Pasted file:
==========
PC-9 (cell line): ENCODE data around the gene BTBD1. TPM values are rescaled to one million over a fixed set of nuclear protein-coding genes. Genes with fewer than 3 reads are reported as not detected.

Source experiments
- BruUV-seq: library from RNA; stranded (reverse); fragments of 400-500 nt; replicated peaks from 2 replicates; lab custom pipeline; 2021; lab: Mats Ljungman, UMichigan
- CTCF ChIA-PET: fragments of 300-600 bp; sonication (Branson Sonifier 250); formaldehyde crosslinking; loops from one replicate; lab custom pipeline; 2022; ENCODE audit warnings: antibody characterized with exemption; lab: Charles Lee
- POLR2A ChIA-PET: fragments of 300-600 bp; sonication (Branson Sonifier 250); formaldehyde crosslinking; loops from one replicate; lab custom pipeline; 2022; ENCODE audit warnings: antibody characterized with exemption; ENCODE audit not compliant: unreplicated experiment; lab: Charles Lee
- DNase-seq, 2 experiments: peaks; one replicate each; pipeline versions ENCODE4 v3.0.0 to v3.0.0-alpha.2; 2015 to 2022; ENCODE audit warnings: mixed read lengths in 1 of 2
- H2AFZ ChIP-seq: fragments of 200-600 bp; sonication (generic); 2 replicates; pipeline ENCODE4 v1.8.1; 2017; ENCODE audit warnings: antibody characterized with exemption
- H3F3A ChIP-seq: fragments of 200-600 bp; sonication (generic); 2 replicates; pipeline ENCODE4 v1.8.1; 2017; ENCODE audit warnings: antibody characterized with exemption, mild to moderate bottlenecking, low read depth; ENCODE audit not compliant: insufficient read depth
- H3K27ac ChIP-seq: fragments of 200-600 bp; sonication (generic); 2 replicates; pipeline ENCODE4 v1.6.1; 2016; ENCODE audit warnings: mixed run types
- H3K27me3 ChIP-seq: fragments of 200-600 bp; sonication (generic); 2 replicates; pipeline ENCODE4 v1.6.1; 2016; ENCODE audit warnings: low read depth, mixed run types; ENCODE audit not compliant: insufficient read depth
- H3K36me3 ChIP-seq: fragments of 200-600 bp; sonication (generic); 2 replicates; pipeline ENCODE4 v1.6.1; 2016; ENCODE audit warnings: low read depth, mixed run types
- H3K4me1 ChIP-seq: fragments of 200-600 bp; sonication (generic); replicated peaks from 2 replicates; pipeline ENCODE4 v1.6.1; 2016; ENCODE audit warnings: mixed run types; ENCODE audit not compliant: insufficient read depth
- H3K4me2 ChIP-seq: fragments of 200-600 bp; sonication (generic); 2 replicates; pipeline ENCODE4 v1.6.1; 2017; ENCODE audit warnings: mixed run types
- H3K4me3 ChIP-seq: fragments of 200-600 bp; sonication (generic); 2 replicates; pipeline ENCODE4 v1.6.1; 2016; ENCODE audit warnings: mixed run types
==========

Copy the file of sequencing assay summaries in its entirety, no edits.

PC-9 (cell line): ENCODE data around the gene BTBD1. TPM values are rescaled to one million over a fixed set of nuclear protein-coding genes. Genes with fewer than 3 reads are reported as not detected.

Source experiments
- BruUV-seq: library from RNA; stranded (reverse); fragments of 400-500 nt; replicated peaks from 2 replicates; lab custom pipeline; 2021; lab: Mats Ljungman, UMichigan
- CTCF ChIA-PET: fragments of 300-600 bp; sonication (Branson Sonifier 250); formaldehyde crosslinking; loops from one replicate; lab custom pipeline; 2022; ENCODE audit warnings: antibody characterized with exemption; lab: Charles Lee
- POLR2A ChIA-PET: fragments of 300-600 bp; sonication (Branson Sonifier 250); formaldehyde crosslinking; loops from one replicate; lab custom pipeline; 2022; ENCODE audit warnings: antibody characterized with exemption; ENCODE audit not compliant: unreplicated experiment; lab: Charles Lee
- DNase-seq, 2 experiments: peaks; one replicate each; pipeline versions ENCODE4 v3.0.0 to v3.0.0-alpha.2; 2015 to 2022; ENCODE audit warnings: mixed read lengths in 1 of 2
- H2AFZ ChIP-seq: fragments of 200-600 bp; sonication (generic); 2 replicates; pipeline ENCODE4 v1.8.1; 2017; ENCODE audit warnings: antibody characterized with exemption
- H3F3A ChIP-seq: fragments of 200-600 bp; sonication (generic); 2 replicates; pipeline ENCODE4 v1.8.1; 2017; ENCODE audit warnings: antibody characterized with exemption, mild to moderate bottlenecking, low read depth; ENCODE audit not compliant: insufficient read depth
- H3K27ac ChIP-seq: fragments of 200-600 bp; sonication (generic); 2 replicates; pipeline ENCODE4 v1.6.1; 2016; ENCODE audit warnings: mixed run types
- H3K27me3 ChIP-seq: fragments of 200-600 bp; sonication (generic); 2 replicates; pipeline ENCODE4 v1.6.1; 2016; ENCODE audit warnings: low read depth, mixed run types; ENCODE audit not compliant: insufficient read depth
- H3K36me3 ChIP-seq: fragments of 200-600 bp; sonication (generic); 2 replicates; pipeline ENCODE4 v1.6.1; 2016; ENCODE audit warnings: low read depth, mixed run types
- H3K4me1 ChIP-seq: fragments of 200-600 bp; sonication (generic); replicated peaks from 2 replicates; pipeline ENCODE4 v1.6.1; 2016; ENCODE audit warnings: mixed run types; ENCODE audit not compliant: insufficient read depth
- H3K4me2 ChIP-seq: fragments of 200-600 bp; sonication (generic); 2 replicates; pipeline ENCODE4 v1.6.1; 2017; ENCODE audit warnings: mixed run types
- H3K4me3 ChIP-seq: fragments of 200-600 bp; sonication (generic); 2 replicates; pipeline ENCODE4 v1.6.1; 2016; ENCODE audit warnings: mixed run types